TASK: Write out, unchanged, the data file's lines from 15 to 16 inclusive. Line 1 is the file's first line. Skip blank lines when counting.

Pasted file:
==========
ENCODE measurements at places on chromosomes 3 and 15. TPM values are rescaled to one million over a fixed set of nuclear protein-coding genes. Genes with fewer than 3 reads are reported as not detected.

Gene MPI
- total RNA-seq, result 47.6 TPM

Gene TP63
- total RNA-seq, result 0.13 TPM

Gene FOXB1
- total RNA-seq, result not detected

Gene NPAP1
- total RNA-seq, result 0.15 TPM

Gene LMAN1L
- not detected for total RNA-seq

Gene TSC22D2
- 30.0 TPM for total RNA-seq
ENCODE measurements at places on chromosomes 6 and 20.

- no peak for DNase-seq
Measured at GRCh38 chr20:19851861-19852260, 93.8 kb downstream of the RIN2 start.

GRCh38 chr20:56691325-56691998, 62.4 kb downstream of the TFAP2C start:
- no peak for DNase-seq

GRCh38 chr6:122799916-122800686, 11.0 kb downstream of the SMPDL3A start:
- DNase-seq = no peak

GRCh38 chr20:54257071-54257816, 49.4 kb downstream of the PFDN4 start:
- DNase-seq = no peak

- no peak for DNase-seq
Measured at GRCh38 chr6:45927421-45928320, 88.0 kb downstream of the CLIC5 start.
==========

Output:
- no peak for DNase-seq
Measured at GRCh38 chr20:19851861-19852260, 93.8 kb downstream of the RIN2 start.